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Genomic Biomarker Tests Endorsed for Early Prostate Cancer Management

by | Jun 15, 2022 | Articles, Clinical Diagnostics Insider, Diagnostic Testing and Emerging Technologies, Top of the News-dtet

Revised guidelines from the American Urological Association support limited use of the tests for certain prostate cancer patients.

Newly revised guidelines from the American Urological Association (AUA) endorse limited use of tissue-based genomic biomarker tests for patients with localized early-stage prostate cancer. Although limitations apply, the expanded coverage recommendations bode well for Exact Sciences, Myriad Genetics, Bio-Techne, and other firms that manufacture genomic tests for early prostate cancer detection.

The AUA’s 4 Recommendations

The AUA guidelines include four key recommendations for use of laboratory tests to stratify patient risk of prostate cancer, calling on clinicians to:

  1. Use clinical T stage, serum PSA, Grade Group (Gleason score), and tumor volume from biopsy to risk stratify patients with newly diagnosed prostate cancer (Strong Recommendation; Evidence Level: Grade A);
  2. Selectively use tissue-based genomic biomarkers when added risk stratification may alter clinical decision-making (Expert Opinion);
  3. Not routinely use tissue-based genomic biomarkers for risk stratification or clinical decision-making (Moderate Recommendation; Evidence Level: Grade B); and
  4. Perform an assessment of patient and tumor risk factors to guide the decision to offer germline testing that includes mutations with known associations to aggressive prostate cancer and/or known implications for treatment (Expert Opinion).   

According to the AUA, tests that are currently on the market, including Oncotype Dx (Exact Sciences), Prolaris (Myriad Genetics), and Decipher (Veracyte), can predict adverse pathology as well as risks of biochemical recurrence, metastasis, and prostate cancer death. The cloud in the silver lining: The validation evidence for most of these tests were not up to the AUA’s standard for review due to their use of surgical, rather than biopsy specimens. And even the studies that did use biopsy specimens did not meet the AUA bar, the guidelines added.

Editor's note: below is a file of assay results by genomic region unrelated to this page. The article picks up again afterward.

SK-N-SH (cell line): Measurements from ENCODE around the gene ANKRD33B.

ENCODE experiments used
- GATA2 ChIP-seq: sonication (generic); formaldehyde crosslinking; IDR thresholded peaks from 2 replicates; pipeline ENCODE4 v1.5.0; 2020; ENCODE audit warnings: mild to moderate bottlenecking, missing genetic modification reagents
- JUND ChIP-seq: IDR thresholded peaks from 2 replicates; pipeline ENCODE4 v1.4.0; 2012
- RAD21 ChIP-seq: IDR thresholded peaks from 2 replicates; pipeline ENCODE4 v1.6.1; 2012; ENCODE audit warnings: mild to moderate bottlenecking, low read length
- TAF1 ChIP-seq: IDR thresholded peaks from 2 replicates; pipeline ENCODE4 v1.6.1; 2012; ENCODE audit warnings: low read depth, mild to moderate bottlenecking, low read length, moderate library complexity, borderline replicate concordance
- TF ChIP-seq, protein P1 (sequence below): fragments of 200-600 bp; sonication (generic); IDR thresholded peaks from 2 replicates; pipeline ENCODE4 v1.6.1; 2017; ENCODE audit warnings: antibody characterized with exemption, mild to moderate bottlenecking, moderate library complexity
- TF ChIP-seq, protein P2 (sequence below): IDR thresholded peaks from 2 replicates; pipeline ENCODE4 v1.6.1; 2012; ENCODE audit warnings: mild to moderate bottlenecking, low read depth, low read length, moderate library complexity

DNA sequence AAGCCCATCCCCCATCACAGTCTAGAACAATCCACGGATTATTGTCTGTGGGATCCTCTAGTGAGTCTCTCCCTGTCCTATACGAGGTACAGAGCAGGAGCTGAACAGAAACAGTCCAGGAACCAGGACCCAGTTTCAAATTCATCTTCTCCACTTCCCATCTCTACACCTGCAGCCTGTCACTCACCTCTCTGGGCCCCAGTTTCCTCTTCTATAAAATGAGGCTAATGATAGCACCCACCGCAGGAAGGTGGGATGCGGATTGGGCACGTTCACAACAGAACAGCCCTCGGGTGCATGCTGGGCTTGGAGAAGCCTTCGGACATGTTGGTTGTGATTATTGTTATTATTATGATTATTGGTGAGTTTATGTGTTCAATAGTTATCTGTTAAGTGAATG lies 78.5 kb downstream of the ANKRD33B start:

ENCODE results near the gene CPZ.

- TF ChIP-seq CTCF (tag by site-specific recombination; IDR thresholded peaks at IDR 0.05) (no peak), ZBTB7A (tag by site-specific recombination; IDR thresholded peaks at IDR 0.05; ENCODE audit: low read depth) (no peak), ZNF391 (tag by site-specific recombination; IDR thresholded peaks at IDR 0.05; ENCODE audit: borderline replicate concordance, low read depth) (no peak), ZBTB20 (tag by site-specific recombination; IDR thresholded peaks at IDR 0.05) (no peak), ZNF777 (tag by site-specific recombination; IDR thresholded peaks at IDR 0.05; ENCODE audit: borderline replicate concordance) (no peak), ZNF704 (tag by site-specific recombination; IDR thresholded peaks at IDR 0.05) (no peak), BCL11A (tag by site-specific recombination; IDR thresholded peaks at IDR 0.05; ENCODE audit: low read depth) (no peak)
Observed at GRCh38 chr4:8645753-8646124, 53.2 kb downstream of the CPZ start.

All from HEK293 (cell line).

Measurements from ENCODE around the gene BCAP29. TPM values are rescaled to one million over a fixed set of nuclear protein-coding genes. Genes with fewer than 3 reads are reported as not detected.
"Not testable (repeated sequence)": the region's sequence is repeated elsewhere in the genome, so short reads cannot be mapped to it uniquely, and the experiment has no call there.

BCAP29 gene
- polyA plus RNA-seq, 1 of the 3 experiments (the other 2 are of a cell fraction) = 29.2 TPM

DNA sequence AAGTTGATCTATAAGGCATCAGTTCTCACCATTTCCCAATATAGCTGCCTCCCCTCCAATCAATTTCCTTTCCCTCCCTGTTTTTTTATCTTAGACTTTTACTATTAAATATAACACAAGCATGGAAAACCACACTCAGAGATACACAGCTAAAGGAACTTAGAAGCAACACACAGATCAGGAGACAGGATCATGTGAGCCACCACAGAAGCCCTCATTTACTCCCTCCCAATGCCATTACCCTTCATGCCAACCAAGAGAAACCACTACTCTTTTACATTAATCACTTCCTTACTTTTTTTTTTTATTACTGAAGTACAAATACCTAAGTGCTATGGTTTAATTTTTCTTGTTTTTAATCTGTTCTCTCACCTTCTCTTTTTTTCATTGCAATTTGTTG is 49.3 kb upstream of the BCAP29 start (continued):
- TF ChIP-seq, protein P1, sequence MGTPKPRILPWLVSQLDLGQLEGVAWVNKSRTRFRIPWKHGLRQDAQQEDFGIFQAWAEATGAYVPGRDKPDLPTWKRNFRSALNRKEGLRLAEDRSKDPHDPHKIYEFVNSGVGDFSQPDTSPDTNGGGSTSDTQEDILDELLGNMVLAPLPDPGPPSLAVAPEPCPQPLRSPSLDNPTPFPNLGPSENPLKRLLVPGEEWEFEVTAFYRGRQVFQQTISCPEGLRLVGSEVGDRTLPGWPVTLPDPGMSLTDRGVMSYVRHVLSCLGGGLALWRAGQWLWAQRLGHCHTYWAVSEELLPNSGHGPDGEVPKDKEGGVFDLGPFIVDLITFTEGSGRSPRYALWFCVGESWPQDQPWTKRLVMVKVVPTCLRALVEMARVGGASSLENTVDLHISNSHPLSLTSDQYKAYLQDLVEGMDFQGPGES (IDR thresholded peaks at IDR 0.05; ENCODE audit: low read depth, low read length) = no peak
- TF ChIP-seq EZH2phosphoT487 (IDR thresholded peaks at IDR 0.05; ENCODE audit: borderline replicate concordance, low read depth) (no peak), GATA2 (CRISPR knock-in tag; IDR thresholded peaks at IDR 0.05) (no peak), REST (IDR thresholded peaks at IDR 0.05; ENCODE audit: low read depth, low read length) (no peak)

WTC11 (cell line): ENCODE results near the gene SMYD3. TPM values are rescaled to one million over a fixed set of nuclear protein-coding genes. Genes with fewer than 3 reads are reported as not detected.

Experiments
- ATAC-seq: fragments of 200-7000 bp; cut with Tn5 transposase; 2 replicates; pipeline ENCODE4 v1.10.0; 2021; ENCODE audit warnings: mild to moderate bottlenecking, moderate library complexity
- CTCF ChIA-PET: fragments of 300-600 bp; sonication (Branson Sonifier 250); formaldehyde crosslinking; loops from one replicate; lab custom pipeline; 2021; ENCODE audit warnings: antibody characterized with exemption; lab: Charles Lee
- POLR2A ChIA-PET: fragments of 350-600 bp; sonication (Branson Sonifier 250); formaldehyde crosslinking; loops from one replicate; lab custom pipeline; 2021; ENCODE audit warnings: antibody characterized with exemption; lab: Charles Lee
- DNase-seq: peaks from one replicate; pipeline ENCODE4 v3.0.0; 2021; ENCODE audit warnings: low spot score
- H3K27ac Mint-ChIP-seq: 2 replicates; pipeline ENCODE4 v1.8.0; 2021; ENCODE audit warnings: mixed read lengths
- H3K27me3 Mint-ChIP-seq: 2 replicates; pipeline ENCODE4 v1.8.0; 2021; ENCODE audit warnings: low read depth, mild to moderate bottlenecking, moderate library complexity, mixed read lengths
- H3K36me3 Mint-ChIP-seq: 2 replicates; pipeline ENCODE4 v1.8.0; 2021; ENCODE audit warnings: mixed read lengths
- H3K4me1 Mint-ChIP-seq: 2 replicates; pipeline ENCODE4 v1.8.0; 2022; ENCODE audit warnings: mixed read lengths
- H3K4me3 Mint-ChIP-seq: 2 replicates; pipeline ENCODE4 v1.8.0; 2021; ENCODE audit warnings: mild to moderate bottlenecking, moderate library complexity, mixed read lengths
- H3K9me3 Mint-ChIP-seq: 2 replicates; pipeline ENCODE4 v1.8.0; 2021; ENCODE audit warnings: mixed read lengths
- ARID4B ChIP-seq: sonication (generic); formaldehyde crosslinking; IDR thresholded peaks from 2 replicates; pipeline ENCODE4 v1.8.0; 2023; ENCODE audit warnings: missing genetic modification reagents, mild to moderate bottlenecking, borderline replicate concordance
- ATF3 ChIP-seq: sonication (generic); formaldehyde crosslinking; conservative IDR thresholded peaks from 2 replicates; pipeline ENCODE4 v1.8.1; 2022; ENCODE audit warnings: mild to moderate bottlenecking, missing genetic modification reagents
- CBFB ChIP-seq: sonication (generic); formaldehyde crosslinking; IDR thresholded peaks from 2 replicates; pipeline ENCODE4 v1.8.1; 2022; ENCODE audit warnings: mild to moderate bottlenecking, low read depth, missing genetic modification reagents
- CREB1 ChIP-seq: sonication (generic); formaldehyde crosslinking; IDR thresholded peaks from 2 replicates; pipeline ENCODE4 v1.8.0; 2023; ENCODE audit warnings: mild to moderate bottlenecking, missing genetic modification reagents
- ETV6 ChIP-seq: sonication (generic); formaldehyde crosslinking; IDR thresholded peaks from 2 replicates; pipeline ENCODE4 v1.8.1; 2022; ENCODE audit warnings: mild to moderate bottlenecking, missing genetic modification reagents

“Two studies using biopsy data have shown that a cell cycle progression panel (Prolaris) score was associated with the risks of biochemical recurrence, metastatic disease, and prostate cancer death,” according to the AUA; but only one of those studies met inclusion criteria. Studies of Oncotype Dx using needle biopsy tissue also failed to reach a high enough bar.

Despite the qualifications, test makers welcomed the new guidelines as a positive development. Despite the cautious take, test-makers greeted the new recommendations as positive.

"We're pleased that the updated guidelines recognize the impact genomic assays can have on treatment decision-making for men with localized prostate cancer,” noted Exact Sciences’ medical director of urologic oncology Daniel Shoskes, in a statement.

Medicare Contractor OKs Coverage of Genomic Tests for Prostate Cancer Risk Stratification

On a related note, a newly finalized local coverage determination (LCD) from Medicare Administrative Contractor Palmetto GBA provides for reimbursement of molecular biomarker tests for stratifying risks of patients being screened for prostate cancer. Palmetto concluded that there is “adequate evidence” to show that the information provided by validated molecular biomarker tests for prostate cancer changes physician management in a way that improves outcomes. The LCD establishes criteria for coverage of such tests for two applications:

  • Non- or minimally invasive tests to guide the decision of whether to perform an initial biopsy; and
  • Genomic prostate cancer tests provided to further refine patient’s risks after a biopsy in which the results were inconclusive and did not enable pathologists to make a definitive determination about whether cancer is present.

Coverage is not brand-specific. Any test can qualify for coverage as long as it meets the LCD’s coverage criteria and passes a technology assessment performed under Palmetto’s MolDX program. Technical requirements apply. Among other things, tests using an algorithm must be validated in a cohort that is independent from their development cohort. Assays must also demonstrate both clinical validity and clinical utility in peer-reviewed published literature.

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